The Denver metro area's biggest snow storm this winter is blanketing streets and highways Sunday, leading to traffic accidents, stranded travellers and delays and cancellations at Denver International Airport.
The storm has dumped up to 6 inches of snow and is expected to add another 4 inches through the evening, according to Jim Kalina, a National Weather Service meteorologist Boulder
Denver's 70 snowplows are on the streets, clearing major arteries, said Ann Williams, spokeswoman for Denver's Department of Public Works.
"We're seeing a lot of icy roads," Williams said. "The pavement is very cold and the snow is bonding to the pavement so we have a lot of slick conditions. We are trying to stay with it. The snow is coming down fairly fast and fairly heavy."
For only the third time since a string of storms and hard cold caused dangerous driving conditions on residential streets in the winter of 2006-2007, which lasted for weeks, the city is deploying four-by-four pickup trucks equipped with plows into residential neighborhoods, Williams said.
The plows won't scrape down to pavement but will shave off layers of snow to avoid the deep ruts the that formed in 2006 and 2007, Williams said.
The residential plows are only deployed between Nov. 15 and March 15 under conditions that include prolonged freezing temperatures.
The Federal Aviation Administration is reporting delays of up to two hours for arrivals and departures at DIA.
The airlines have reported approximately 200 departure and arrival cancellations, said DIA spokeswoman Laura Coale.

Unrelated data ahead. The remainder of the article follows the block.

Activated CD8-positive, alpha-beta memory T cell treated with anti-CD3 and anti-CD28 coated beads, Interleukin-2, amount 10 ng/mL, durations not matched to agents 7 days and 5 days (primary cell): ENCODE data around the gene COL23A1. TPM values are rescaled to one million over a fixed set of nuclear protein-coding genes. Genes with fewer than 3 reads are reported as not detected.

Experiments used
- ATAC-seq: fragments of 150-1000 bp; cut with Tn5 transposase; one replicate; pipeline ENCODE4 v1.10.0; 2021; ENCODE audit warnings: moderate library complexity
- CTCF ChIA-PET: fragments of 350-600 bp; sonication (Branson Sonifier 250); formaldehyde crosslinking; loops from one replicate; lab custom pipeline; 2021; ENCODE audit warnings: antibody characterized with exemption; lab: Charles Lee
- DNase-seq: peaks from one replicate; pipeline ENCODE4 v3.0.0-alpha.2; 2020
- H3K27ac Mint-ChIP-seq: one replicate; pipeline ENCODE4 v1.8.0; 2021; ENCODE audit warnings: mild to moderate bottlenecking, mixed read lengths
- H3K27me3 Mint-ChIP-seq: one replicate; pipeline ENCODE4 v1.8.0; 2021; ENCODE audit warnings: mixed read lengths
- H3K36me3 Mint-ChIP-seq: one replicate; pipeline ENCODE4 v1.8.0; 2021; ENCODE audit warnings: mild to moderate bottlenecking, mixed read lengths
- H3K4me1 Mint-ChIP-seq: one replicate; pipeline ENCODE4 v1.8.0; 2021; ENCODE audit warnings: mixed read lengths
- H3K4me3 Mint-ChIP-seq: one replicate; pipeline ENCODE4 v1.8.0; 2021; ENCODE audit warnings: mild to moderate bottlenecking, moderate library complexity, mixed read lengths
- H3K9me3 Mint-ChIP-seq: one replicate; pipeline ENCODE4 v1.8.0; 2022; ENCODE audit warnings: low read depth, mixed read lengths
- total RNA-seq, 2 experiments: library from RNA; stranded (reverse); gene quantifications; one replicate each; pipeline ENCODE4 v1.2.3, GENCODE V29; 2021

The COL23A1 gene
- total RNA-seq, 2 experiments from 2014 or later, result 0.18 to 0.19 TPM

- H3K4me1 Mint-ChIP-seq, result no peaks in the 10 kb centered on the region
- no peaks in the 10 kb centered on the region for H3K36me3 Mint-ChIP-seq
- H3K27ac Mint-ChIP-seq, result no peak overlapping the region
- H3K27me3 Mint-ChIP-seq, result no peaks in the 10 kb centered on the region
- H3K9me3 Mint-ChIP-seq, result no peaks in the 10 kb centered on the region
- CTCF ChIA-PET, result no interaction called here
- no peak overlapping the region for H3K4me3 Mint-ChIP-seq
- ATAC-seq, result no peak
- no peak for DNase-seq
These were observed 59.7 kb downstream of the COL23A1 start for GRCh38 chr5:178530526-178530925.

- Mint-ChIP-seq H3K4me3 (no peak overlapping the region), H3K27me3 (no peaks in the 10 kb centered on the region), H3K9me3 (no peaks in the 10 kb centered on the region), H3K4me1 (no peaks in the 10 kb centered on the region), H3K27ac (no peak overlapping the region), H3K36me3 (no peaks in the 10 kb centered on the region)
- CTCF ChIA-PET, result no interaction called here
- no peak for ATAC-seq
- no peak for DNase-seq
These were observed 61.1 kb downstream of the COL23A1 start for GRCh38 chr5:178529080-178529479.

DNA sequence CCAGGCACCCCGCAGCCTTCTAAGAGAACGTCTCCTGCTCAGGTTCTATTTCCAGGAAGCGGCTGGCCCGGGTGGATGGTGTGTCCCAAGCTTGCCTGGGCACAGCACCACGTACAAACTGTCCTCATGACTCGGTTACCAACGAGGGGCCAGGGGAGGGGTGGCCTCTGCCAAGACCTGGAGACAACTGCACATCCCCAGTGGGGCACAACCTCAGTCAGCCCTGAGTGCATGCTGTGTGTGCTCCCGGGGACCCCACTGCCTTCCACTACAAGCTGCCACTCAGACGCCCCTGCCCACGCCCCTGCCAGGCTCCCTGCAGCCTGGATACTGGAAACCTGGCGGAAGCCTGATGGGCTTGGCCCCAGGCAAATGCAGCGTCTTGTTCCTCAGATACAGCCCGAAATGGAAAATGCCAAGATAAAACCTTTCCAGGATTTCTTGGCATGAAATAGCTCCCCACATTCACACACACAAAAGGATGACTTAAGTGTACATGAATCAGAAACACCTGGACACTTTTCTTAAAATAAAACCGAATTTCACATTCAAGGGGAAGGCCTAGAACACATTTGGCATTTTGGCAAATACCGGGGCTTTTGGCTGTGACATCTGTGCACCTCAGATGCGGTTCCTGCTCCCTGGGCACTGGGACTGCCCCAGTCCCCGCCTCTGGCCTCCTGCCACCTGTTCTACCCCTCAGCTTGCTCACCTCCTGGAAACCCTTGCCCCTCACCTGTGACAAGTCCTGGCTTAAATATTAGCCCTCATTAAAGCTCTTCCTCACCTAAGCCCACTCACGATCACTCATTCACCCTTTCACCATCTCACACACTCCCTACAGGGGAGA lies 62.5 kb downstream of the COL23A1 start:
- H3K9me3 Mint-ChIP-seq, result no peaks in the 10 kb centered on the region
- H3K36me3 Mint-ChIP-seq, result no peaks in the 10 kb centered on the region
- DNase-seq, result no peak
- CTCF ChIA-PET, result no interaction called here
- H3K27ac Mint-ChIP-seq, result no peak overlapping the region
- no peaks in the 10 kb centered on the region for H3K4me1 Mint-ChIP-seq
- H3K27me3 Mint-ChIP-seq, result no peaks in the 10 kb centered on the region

DIA averages 1,700 departure and arrival flights a day. On the weekends there are fewer flights.
Airlines leaving the airport will be deicing throughout the day, so most flights can expect some delay, Coale said.
Denver police spokeswoman Raquel Lopez said the number of reported accidents has been picking up throughout the morning, and Denver is now on snow alert.
The driver of a vehicle that collided with a Colorado Department of Transportation snowplow on Highway 40 near Empire was taken to a hospital with serious injuries, according to the Colorado State Patrol. The CDOT driver wasn't injured, said CDOT spokeswoman Mindy Crane.
"There have been a handful of accidents," Crane said. "I have heard of more in the high country than there have been in the metro area."
CDOT's Crane said that by 9 a.m. no roads were closed but the department will update road conditions throughout the day.
Traffic on the Interstate 70 corridor is moving slowly, Crane said.
DIA snow removal crews were also mobilized. Pena Boulevard has been chemically treated and is mostly wet with isolated areas of patchy thin slush. Runways are clear and open.
DIA has more than 250 pieces of snow removal equipment and approximately 500 trained snow removal personnel.
DIA officials recommends passengers download the free FlySmart travel app for the Blackberry, iPhone and Android. FlySmart Airport is the only travel app that features content downloaded directly from <a href='http://www.flydenver.com'>www.flydenver.com&lt;/a>.
<i>Tom McGhee: 303-954-1671, <a href='mailto:email@example.com'>firstname.lastname@example.org&lt;/a> or <a href='http://twitter.com/dpmcghee'>twitter.com/dpmcghee&lt;/a> Ryan Parker contributed to this story.</i>